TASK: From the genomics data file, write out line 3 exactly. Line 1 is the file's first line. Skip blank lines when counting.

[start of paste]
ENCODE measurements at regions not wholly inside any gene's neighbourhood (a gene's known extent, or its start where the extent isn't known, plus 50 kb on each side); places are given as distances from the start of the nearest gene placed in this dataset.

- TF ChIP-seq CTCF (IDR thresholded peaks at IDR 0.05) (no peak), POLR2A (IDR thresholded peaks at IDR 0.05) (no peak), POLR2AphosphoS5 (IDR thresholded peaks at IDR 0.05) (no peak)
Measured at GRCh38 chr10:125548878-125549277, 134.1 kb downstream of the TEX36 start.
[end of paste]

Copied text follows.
Measured at GRCh38 chr10:125548878-125549277, 134.1 kb downstream of the TEX36 start.